Well, we’re just about a month into the season, so let’s take a look at some of the big numbers that tell some of the stories of the year thus far.
6 – 8
Just as in the preseason, their winning percentage is pointing them towards 35 wins. However, they’ve been wildly inconsistent, and it’s next to impossible to use this as a strong indicator one way or the other.
The combined winning percentage of the 6 teams the Pacers have defeated. Only Boston, at 12-4, has a winning record. The other five are a combined 20-59, or .253.
Pacers’ record vs. winning teams this season. The losses have been by a combined 73 points, almost 15 points a game.
The Pacers’ record at home (4-5). They’ve played 9 of their first 14 games at home and couldn’t even go .500. Worse, they’ve been utterly dominated in three of those losses: Miami, Denver and Dallas.
The Pacers offensive output per 100 possessions was horrendous in their losses at barely over a point per. Defensively, they were just as bad, posting a Defensive Rating that would rank 29th in the league.
After a summer emphasizing defense, the Pacers have improved their overall Defensive Rating by 5 full points, from 109.2 to 104.2. Unfortunately…
Their offensive output has dropped precipitously from 108.1 to 101.6 this year. Friday night’s debacle vs. Dallas marked the sixth time this season the Pacers have failed to score a point per possession. It only happened 12 times all of last year.
22 & 20
The limitations on minutes for rookie Buckaroo Banzai and returning wingman Mike Dunleavy. These, along with injuries to Troy Murphy and Danny Granger, only prolong the amount of time it will take for these players to get acclimated to each other, and for O’Brien to figure out a steady rotation.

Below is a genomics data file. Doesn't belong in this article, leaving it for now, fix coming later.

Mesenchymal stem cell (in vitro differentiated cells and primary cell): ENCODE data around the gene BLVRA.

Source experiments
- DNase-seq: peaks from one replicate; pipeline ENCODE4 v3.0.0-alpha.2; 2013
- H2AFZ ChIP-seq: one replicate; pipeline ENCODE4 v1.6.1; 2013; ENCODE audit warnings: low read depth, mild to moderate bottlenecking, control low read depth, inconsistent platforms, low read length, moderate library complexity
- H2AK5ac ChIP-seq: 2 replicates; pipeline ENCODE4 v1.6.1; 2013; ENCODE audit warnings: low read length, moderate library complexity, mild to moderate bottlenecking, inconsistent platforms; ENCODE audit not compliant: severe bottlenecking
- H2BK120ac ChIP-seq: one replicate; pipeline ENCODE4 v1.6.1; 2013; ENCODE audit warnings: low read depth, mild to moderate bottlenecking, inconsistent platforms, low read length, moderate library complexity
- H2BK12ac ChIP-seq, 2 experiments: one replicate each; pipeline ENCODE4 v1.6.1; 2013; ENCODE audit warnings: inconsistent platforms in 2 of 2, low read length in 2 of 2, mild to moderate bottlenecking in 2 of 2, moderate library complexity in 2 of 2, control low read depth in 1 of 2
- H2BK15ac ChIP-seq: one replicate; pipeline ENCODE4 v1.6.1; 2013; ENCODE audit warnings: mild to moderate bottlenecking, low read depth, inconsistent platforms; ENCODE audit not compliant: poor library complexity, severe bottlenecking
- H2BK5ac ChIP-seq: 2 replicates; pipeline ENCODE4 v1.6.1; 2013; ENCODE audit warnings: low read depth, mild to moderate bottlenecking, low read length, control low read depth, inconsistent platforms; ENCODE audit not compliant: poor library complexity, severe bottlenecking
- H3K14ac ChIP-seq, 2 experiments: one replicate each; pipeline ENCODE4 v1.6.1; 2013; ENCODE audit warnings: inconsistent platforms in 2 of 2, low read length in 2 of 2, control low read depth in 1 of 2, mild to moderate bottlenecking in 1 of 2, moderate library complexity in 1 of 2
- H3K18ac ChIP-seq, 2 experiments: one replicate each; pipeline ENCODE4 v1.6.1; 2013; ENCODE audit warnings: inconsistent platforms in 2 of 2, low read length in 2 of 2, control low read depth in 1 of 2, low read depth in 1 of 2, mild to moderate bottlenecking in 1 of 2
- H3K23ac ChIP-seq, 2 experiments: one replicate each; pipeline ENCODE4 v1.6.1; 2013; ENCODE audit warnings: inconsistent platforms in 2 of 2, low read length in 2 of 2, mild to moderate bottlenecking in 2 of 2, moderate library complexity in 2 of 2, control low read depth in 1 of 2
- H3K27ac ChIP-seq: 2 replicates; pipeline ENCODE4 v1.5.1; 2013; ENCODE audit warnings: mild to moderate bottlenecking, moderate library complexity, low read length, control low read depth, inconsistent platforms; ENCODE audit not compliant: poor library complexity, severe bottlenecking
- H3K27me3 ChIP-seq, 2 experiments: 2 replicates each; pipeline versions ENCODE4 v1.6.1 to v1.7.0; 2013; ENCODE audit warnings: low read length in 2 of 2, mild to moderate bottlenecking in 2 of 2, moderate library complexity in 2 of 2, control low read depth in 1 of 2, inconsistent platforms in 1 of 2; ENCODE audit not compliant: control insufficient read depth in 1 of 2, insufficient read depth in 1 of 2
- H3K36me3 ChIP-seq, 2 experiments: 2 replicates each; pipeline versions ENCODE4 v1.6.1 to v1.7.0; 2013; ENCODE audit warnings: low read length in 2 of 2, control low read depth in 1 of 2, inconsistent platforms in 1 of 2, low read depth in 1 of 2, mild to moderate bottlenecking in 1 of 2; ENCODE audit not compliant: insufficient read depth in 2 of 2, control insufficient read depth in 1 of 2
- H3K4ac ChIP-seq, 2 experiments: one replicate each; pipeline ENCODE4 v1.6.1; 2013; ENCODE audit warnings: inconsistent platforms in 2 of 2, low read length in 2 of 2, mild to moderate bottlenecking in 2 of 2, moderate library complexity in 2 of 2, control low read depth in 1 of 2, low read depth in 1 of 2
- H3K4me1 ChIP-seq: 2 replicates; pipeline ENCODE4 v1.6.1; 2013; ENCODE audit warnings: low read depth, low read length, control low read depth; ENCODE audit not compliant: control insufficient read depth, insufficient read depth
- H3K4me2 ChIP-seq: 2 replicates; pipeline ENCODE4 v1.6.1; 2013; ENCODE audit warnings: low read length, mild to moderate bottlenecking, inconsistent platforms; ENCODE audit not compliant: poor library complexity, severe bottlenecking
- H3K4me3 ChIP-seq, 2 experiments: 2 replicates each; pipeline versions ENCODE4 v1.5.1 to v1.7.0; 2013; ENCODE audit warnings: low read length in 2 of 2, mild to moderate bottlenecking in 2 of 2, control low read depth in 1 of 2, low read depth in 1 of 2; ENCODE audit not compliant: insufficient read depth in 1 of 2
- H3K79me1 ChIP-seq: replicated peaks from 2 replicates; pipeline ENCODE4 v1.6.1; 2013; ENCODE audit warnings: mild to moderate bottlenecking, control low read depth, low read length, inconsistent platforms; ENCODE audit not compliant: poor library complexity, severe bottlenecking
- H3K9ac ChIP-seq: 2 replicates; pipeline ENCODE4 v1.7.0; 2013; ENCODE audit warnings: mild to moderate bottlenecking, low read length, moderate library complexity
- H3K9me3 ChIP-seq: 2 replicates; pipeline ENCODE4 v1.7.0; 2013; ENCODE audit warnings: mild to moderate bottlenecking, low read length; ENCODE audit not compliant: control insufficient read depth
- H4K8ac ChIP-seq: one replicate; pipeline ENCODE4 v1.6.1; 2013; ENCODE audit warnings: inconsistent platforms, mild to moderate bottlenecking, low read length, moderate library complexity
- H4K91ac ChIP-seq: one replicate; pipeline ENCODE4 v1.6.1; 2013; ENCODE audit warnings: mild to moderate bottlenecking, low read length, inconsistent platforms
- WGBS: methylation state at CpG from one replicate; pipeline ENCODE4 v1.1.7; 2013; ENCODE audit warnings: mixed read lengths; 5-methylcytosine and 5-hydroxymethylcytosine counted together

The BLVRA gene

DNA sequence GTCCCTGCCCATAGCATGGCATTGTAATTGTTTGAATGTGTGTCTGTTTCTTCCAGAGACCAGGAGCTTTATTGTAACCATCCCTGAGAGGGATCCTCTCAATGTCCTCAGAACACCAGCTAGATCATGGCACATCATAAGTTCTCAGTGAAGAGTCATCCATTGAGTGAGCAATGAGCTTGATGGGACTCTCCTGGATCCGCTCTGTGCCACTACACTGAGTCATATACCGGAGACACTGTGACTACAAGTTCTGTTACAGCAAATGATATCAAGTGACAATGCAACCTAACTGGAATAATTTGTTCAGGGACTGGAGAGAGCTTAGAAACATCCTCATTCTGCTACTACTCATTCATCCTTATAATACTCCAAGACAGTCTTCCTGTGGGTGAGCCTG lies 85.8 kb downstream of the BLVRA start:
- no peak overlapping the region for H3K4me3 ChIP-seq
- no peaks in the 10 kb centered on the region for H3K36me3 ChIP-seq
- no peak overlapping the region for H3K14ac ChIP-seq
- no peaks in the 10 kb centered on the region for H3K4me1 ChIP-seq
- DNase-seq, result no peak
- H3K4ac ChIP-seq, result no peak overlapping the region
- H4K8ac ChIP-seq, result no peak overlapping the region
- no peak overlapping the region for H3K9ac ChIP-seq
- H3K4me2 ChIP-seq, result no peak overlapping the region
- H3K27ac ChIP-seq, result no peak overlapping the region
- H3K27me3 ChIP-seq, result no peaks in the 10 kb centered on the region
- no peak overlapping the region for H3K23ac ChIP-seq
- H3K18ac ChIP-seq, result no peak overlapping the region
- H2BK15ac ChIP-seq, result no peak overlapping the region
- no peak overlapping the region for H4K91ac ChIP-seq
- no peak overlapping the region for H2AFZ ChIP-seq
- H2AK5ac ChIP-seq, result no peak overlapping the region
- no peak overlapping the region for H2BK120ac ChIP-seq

Danny is averaging 9.0 attempts from beyond the arc this season. No NBA player has averaged that many since…well…ever. Only 6 players in NBA history have averaged more than 8. Worse, 72.3% of his shots are coming from 16 feet and out (including 3s). His eFG% is a pretty poor .486 on those shots. C’mon, Danny.
Fewer than 28% of the Pacers’ shots are coming at the rim, ranking 29th in the league. Meanwhile, they are 4th in percentage of shots taken outside of 15 feet. Almost 53% of their attempts are coming from the perimeter.
The Pacers are 1-7 in games where Troy Murphy played. They are 5-1 in games where he was absent. This may or may not be a huge indictment of T-Murda, but you can’t look at those numbers without considering these numbers:
The eight teams that the Pacers faced with Murphy are a combined 78-53. The six teams that the Pacers faced without Murphy have totaled 28 wins against 66 losses.
The Pacers allow opponents only a .473 eFG%, which is good for third in the league. Unfortunately, they, themselves, only manage a 24th best .475 eFG%.
7 of 8
Of the eight losses the Pacers have suffered this season, seven of them have been by double digits. They were competitive up until the fourth quarter in two of them (Atlanta & Cleveland), but the others have just been debacles. They only lost 15 games last season by double digits.
Reported attendance for the Pacers first ten home games. It’s been a mix of large crowds (Miami, Boston, Cleveland and Dallas), and very, very sparse crowds. Unfortunately, the crowd only left happy in the Boston game. If the product doesn’t get better, many of the games later this season will be accurately described as “intimate gatherings.”
16.7, 8.0, 4.7
Though on a minute limitation, Tyler Hansbrough has been relatively productive in his first 9 games. He’s averaging 8.0 points and 4.7 rebounds in just under 17 minutes. His aggressiveness has earned him almost 9 FTAs per 36 minutes (unheard of for a rookie), and the loving moniker of “Buckaroo Banzai” around these parts.
I realize the Pacers are operating under tight fiscal restraints, but surely they could find something better than the offensive weapons they’ve brandished this season.
Tags: Stat Talk